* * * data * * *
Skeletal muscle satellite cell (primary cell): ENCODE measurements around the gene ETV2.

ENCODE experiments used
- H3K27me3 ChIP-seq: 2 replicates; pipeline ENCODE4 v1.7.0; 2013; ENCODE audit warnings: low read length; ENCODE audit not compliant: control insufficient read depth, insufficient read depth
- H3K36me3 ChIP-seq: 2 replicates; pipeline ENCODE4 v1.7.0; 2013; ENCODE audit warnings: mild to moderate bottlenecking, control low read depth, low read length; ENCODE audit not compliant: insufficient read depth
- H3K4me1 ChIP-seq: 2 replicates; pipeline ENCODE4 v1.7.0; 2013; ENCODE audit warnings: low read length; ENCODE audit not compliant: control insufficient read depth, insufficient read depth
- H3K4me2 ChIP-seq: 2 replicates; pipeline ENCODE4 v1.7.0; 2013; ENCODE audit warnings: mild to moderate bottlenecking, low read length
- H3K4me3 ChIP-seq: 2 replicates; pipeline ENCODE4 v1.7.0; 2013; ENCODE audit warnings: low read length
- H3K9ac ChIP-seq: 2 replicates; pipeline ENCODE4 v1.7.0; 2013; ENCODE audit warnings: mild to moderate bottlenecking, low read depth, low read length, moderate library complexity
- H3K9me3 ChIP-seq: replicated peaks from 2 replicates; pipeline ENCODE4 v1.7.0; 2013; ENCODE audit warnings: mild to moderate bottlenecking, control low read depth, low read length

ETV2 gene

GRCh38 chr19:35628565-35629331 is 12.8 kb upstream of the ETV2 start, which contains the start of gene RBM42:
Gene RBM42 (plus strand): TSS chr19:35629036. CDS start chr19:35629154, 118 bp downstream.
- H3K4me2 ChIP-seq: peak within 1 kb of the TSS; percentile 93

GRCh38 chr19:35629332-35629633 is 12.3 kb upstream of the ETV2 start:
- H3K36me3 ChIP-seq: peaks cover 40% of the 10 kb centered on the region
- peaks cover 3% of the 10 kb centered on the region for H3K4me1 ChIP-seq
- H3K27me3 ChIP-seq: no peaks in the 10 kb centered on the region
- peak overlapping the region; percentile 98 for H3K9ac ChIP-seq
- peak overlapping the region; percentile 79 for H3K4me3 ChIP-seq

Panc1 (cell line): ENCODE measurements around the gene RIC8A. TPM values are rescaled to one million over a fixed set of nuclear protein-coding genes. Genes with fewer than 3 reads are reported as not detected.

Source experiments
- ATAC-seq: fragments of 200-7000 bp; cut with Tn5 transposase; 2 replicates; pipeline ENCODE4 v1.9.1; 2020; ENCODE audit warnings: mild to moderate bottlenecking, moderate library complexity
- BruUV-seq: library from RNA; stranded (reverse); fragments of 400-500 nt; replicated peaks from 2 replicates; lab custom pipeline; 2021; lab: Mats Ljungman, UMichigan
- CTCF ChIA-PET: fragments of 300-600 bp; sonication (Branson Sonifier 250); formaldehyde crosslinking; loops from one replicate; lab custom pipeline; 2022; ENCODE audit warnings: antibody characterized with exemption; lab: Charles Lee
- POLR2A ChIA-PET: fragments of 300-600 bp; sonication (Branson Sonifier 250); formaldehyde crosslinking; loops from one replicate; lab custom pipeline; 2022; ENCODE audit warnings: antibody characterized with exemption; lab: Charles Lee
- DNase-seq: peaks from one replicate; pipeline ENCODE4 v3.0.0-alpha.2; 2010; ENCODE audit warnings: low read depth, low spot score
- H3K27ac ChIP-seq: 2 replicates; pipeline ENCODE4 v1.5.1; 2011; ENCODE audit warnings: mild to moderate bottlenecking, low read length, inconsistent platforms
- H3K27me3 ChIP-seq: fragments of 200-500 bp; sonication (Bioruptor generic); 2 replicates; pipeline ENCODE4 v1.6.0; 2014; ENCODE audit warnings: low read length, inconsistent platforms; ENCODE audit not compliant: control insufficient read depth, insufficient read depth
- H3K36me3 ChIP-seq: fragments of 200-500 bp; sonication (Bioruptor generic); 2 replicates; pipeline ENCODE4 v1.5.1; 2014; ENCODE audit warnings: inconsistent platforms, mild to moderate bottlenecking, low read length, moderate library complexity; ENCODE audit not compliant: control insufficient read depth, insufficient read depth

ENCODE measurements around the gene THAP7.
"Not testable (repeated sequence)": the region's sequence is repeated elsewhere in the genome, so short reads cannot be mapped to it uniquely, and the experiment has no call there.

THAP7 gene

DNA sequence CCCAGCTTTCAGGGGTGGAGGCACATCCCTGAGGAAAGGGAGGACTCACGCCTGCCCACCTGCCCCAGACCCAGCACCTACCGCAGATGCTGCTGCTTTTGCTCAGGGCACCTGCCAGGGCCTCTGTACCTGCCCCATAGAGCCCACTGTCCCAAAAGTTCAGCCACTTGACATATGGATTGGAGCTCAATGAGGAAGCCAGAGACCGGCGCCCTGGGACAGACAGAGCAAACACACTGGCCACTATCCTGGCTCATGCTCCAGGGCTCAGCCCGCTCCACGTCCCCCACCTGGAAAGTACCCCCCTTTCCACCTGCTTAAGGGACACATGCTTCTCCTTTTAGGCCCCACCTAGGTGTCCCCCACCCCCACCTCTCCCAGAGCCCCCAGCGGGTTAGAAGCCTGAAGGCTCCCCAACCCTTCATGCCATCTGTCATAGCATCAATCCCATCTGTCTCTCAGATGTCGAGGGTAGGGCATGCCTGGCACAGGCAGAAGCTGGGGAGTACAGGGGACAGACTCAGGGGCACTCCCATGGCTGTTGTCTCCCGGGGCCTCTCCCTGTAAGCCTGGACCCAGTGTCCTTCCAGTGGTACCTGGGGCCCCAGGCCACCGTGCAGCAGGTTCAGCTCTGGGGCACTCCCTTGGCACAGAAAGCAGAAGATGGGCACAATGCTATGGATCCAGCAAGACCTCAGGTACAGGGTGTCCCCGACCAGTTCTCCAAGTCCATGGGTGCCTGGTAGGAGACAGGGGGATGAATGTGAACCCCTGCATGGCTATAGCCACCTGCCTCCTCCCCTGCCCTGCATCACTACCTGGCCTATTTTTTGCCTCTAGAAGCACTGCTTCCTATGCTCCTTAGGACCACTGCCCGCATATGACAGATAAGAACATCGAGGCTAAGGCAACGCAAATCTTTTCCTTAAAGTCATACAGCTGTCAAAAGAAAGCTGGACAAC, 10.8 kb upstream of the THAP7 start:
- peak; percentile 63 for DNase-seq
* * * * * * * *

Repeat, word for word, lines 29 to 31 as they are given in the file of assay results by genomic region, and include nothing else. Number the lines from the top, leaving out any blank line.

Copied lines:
- H3K36me3 ChIP-seq: fragments of 200-500 bp; sonication (Bioruptor generic); 2 replicates; pipeline ENCODE4 v1.5.1; 2014; ENCODE audit warnings: inconsistent platforms, mild to moderate bottlenecking, low read length, moderate library complexity; ENCODE audit not compliant: control insufficient read depth, insufficient read depth

ENCODE measurements around the gene THAP7.
"Not testable (repeated sequence)": the region's sequence is repeated elsewhere in the genome, so short reads cannot be mapped to it uniquely, and the experiment has no call there.